[0023] All base stations share the same PN sequence for the pilot channel. However, each base station transmits the pilot channel sequences at a unique phase offset value. Thus, the timing of the pilot channel provides tracking of a timing reference for a given base station and phase reference. The phase separation provides for extremely high reuse within one CDMA channel frequency. The uncoded nature of the pilot channel facilitates acquisition by the mobile stations in addition to the short duration of the pilot channel PN sequence.

[0024]FIG. 3 is a functional block diagram of a partial communication network, including a base station controller (BSC) 120, a base station transceiver subsystem (BTS) 124 and a mobile station 128 operating according to one embodiment of the present invention. Initially, the BSC 120 determines a frame error rate that is to be used to drive power control-related algorithms within the BTS 124 and the mobile station 128.

[0025] There are a number of different forms of power control in CDMA networks. These are reverse link open loop power control, reverse link closed loop power control and forward link closed loop power control. The forward link closed loop power control is made up of two modes, an inner loop mode and an outer loop mode. These forms of power control are similar to their reverse link counterparts. In the forward link inner loop power control, the mobile station transmits power control commands at 800 times a second to the BTS(s) to either increase or decrease forward link power. These power control decisions are transmitted in a time-division fashion, along with the reverse link pilot channel. In general, three-fourths of a power control group (1.25 ms) is used for pilot channel symbols, while a fourth of the power control group is used for the power control decision, otherwise known as a power control sub-channel.

[0026] A reverse link frame error rate requirement is maintained either at the BSC 120 or the BTS 124. These entities use the frame error rate, whose specific value is typically specified as data-fill by an operator, to run the reverse link power control outer loop algorithm. The forward link frame error rate target, also typically specified in data-fill by the operator, is transmitted to the mobile station 128 during initial traffic channel acquisition in a layer three message. This forward link frame error rate setting is used by mobile station 128 to adjust the target signal-to-noise ratio. This is referred to as outer loop power control by those skilled in the art.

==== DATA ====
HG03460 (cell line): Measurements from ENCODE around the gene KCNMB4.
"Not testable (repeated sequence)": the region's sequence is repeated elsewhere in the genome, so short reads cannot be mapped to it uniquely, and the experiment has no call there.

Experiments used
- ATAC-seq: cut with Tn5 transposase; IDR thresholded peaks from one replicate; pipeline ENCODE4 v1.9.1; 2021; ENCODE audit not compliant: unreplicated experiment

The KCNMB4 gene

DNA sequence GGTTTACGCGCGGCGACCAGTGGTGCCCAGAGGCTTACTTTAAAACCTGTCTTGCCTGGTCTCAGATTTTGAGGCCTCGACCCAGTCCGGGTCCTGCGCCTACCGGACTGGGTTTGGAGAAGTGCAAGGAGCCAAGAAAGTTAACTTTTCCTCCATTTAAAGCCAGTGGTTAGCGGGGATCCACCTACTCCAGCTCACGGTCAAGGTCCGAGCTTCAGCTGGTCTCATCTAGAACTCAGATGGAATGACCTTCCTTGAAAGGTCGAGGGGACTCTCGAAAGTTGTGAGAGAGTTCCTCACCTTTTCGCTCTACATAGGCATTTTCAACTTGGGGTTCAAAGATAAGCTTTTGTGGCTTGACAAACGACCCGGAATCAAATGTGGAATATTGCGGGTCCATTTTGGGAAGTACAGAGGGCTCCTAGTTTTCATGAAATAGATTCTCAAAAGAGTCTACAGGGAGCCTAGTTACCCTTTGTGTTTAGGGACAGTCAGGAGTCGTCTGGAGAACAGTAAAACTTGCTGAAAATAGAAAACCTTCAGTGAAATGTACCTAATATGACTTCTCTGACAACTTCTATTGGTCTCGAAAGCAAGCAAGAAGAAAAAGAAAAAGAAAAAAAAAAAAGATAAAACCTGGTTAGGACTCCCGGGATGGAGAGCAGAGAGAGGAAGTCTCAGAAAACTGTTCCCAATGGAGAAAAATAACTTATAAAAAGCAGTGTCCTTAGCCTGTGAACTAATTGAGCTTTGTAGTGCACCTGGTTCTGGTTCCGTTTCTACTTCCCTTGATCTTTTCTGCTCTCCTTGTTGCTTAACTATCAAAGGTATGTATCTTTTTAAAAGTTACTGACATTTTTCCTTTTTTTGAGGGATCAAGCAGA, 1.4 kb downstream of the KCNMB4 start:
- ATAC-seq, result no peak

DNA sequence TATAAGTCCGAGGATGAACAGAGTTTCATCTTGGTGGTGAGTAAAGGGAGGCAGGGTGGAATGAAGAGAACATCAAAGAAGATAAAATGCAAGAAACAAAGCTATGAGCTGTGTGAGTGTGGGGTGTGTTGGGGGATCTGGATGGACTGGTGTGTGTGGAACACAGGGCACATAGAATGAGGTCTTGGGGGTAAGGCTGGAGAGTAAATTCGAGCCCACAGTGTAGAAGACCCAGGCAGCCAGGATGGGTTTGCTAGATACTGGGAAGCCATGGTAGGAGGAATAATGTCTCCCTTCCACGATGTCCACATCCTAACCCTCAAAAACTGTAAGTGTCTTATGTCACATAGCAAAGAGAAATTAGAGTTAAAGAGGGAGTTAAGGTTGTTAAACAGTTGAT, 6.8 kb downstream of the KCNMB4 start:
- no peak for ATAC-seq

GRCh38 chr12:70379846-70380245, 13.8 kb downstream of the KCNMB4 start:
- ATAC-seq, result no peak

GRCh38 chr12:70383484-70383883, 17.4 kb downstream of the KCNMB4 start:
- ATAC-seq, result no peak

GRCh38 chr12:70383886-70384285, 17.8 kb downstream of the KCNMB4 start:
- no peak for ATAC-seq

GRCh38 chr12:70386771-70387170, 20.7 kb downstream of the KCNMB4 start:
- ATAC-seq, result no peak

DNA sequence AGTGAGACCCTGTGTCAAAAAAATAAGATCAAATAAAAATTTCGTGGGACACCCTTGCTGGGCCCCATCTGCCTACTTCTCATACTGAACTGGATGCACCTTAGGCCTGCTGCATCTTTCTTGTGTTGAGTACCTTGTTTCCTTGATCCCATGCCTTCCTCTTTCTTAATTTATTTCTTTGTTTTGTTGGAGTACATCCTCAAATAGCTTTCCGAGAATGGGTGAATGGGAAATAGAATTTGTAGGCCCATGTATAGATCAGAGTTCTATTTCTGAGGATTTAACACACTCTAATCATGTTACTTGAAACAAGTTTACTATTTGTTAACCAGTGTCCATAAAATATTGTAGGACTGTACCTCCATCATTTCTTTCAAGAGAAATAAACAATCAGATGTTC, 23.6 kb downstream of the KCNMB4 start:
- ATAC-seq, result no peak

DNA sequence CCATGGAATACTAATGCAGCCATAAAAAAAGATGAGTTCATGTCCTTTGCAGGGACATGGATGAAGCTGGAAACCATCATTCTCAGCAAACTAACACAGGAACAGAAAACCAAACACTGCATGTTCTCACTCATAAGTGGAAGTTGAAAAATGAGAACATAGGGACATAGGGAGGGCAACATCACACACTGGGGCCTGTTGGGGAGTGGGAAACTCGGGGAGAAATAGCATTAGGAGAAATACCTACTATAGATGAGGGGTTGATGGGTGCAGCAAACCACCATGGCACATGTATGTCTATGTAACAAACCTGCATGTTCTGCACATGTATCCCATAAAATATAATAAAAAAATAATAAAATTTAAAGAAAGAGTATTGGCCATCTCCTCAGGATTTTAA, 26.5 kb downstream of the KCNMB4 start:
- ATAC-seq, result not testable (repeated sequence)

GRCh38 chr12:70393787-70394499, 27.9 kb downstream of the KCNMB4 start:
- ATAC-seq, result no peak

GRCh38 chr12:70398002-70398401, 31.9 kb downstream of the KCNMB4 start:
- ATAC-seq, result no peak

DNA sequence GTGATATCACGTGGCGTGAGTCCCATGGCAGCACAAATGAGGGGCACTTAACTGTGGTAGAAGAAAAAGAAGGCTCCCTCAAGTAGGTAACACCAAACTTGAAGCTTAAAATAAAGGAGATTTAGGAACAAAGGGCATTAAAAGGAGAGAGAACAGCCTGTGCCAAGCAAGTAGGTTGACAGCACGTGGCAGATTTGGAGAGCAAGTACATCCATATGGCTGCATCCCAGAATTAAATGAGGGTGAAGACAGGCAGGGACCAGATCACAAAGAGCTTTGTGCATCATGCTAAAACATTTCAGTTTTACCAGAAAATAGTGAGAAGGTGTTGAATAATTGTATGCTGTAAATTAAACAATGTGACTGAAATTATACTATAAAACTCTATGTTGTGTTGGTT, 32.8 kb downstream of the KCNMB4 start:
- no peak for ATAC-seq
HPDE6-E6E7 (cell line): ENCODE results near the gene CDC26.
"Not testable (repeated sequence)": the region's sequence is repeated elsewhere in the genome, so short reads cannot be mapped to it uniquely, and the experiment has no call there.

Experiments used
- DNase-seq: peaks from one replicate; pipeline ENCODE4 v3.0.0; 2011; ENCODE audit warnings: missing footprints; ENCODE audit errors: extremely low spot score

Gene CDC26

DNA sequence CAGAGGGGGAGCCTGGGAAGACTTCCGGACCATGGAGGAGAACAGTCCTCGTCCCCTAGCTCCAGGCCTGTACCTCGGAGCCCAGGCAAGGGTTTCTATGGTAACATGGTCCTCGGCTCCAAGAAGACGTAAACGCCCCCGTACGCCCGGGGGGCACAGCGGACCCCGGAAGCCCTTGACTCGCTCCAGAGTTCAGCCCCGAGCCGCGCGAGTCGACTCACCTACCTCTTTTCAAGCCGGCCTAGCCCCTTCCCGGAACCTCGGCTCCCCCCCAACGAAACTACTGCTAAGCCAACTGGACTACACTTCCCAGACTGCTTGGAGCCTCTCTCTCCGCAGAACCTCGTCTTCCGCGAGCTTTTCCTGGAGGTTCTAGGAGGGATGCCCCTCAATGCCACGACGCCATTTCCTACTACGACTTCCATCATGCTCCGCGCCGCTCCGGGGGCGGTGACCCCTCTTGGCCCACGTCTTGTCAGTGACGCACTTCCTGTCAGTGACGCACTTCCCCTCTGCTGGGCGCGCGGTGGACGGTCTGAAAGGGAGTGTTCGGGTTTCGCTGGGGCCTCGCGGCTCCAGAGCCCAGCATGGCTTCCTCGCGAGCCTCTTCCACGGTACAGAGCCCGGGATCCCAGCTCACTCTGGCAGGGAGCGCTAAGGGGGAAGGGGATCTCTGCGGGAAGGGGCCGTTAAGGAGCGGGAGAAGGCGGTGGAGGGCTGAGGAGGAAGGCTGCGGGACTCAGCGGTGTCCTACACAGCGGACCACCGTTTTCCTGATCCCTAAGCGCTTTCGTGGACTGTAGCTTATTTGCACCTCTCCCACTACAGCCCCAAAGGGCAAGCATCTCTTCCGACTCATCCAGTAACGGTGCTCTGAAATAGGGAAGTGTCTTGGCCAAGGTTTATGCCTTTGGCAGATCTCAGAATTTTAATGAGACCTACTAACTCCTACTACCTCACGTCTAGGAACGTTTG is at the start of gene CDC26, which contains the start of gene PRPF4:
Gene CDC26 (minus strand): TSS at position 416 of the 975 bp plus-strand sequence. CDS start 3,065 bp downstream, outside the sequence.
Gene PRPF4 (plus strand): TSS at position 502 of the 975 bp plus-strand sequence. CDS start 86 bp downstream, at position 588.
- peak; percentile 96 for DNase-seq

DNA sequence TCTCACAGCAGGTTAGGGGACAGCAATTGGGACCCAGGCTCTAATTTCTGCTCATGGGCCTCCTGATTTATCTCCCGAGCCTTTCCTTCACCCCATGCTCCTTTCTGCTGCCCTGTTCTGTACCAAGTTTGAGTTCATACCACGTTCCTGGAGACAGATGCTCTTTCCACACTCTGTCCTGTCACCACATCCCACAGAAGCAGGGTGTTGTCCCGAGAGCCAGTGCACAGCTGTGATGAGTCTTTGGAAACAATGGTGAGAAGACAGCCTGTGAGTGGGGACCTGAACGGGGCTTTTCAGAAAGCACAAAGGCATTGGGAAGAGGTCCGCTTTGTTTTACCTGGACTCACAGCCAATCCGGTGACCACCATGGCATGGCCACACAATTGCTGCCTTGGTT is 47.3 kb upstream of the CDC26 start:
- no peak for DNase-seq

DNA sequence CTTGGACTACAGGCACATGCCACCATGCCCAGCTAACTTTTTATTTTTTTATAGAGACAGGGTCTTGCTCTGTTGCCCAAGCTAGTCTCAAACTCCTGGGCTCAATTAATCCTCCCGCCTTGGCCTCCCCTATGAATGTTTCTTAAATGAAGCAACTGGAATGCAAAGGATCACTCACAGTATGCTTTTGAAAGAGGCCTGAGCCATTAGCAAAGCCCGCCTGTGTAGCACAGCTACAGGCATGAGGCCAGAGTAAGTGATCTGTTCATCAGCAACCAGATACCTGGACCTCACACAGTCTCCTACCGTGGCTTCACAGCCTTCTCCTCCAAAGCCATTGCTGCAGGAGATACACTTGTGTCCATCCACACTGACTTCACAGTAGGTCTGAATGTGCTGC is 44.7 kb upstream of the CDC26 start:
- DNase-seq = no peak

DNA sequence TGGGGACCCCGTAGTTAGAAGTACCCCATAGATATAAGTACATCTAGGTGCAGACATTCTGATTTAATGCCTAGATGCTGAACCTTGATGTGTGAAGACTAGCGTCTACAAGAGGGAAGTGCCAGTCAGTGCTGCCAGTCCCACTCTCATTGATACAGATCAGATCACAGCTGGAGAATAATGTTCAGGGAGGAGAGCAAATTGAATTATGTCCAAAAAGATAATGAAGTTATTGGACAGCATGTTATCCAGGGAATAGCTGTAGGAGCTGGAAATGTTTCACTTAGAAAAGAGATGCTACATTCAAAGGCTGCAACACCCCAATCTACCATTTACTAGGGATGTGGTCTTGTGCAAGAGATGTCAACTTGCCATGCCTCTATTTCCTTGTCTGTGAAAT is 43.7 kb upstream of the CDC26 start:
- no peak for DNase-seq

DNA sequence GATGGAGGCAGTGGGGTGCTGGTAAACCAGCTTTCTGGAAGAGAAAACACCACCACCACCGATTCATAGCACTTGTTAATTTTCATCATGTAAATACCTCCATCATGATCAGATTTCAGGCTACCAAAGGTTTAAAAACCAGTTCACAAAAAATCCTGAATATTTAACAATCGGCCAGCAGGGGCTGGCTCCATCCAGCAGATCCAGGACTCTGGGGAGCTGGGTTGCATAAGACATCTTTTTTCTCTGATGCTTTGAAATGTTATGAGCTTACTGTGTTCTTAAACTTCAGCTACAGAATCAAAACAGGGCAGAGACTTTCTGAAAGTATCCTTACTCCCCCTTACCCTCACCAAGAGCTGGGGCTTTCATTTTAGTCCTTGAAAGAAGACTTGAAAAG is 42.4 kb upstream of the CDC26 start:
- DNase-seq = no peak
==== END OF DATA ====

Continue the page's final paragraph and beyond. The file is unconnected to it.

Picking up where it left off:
[0027] While the described embodiment of the invention includes the base station sending a frame error rate target to the mobile station, there are actually a plurality of methods that can be followed according to the standards for a power control scheme. First, the network can send the initial signal-to-noise (SNR) threshold. Second, the network can send an SNR offset periodically. Here, the mobile station takes an existing SNR threshold it is maintaining and adds offset to it, i.e. adjustment. The network can also send new frame error rate value with which mobile station may use to adjust the SNR threshold. Finally, the network can do nothing apart from sending the FER setpoint at call start up, thereby requiring the mobile station to maintain the SNR threshold itself as function of the FER.

[0028] Generally, when a forward link frame is received in error the outer loop SNR threshold is increased by a predetermined value, when the frame is received error free, the outer loop SNR threshold is reduced by a predetermined value. The increase and decrease values are mathematically coupled to achieve the target frame error rate. This mechanism is otherwise known as the outer loop mechanism by those skilled in the art. The SNR thresholds are updated whenever the frame is demodulated, typically every 20 ms for CDMA voice services.

[0029] The forward link signal to noise ratio is measured by the mobile station from the forward traffic communication signal transmitted by BTS 124. This signal-to-noise ratio can be measured from the power control bits punctured onto the forward link frame; these power control bits are used for reverse link power control.